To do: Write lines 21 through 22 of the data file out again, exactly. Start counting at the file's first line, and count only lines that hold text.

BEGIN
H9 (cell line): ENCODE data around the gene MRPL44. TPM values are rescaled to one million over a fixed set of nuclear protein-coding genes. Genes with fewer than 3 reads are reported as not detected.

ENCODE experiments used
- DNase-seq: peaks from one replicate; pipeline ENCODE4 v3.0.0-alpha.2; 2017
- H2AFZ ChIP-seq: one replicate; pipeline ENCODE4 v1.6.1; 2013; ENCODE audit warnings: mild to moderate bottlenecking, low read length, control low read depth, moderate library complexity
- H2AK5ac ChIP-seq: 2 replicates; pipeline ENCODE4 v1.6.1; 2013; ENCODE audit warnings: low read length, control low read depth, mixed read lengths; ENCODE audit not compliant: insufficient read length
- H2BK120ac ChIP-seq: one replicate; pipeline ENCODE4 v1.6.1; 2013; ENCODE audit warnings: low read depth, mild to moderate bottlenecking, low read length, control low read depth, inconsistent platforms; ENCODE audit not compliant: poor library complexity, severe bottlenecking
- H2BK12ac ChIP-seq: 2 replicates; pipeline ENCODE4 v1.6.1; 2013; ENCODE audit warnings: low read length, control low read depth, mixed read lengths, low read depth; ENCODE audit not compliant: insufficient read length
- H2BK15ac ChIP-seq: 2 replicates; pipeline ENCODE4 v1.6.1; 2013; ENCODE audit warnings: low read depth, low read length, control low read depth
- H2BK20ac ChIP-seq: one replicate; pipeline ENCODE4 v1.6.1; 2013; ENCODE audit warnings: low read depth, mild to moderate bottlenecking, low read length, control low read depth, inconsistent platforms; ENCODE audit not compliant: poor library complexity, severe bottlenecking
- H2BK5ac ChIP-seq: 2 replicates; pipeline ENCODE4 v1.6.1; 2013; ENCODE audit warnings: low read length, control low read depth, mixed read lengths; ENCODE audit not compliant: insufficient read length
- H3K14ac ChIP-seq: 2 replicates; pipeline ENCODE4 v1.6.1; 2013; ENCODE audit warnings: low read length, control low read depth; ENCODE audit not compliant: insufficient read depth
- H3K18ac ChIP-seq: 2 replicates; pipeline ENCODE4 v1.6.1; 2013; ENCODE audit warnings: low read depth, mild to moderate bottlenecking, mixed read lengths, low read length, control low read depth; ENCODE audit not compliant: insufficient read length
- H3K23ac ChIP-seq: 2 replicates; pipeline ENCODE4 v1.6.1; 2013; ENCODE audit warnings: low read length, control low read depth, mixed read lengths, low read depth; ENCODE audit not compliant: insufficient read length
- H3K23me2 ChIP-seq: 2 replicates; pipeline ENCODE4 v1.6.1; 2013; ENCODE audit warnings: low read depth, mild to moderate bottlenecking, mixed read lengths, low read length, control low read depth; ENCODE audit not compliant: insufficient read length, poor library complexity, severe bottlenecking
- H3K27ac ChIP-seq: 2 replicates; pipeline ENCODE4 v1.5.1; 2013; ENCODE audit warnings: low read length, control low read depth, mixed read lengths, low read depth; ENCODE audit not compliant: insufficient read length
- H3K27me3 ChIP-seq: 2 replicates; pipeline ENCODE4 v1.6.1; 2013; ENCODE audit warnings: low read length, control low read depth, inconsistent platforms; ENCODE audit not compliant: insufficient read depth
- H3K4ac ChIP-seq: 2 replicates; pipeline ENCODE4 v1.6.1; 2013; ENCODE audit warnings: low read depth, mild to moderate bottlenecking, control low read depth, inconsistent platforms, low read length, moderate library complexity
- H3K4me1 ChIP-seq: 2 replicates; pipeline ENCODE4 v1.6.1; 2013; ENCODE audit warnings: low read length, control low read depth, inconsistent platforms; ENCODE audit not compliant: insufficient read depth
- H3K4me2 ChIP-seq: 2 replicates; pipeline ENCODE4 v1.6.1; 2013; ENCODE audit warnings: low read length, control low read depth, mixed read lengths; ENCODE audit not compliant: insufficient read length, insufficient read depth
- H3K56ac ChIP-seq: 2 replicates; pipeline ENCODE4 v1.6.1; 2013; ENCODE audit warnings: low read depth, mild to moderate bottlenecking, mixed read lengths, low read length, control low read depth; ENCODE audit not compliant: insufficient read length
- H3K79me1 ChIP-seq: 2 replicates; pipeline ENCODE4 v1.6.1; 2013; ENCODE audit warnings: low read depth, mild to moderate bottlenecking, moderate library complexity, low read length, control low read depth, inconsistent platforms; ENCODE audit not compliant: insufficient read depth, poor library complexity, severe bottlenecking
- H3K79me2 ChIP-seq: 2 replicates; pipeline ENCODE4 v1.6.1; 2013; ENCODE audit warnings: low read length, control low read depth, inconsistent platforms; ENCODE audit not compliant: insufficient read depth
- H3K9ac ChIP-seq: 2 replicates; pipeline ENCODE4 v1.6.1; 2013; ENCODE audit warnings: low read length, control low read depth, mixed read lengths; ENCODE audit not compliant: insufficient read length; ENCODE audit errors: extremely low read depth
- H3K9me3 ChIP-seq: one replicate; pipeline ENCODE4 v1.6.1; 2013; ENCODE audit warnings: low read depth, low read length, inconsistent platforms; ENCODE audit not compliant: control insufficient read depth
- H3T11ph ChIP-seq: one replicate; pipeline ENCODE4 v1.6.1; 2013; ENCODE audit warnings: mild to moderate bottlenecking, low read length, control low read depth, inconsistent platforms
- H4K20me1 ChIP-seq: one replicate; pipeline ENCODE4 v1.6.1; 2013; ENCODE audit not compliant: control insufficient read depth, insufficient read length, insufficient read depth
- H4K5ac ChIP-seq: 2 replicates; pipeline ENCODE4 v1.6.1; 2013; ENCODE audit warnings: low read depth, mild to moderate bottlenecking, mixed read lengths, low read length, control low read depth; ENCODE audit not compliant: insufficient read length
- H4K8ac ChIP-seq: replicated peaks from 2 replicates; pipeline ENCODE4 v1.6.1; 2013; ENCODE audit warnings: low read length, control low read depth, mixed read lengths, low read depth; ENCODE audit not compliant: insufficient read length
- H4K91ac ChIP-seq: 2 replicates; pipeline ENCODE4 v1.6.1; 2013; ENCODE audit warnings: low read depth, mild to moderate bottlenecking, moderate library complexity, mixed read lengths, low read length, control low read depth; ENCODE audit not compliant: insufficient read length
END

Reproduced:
- H3K79me1 ChIP-seq: 2 replicates; pipeline ENCODE4 v1.6.1; 2013; ENCODE audit warnings: low read depth, mild to moderate bottlenecking, moderate library complexity, low read length, control low read depth, inconsistent platforms; ENCODE audit not compliant: insufficient read depth, poor library complexity, severe bottlenecking
- H3K79me2 ChIP-seq: 2 replicates; pipeline ENCODE4 v1.6.1; 2013; ENCODE audit warnings: low read length, control low read depth, inconsistent platforms; ENCODE audit not compliant: insufficient read depth